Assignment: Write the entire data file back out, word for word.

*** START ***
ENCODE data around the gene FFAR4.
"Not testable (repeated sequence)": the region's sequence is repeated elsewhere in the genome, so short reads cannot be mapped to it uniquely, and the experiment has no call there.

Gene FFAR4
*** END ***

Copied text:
ENCODE data around the gene FFAR4.
"Not testable (repeated sequence)": the region's sequence is repeated elsewhere in the genome, so short reads cannot be mapped to it uniquely, and the experiment has no call there.

Gene FFAR4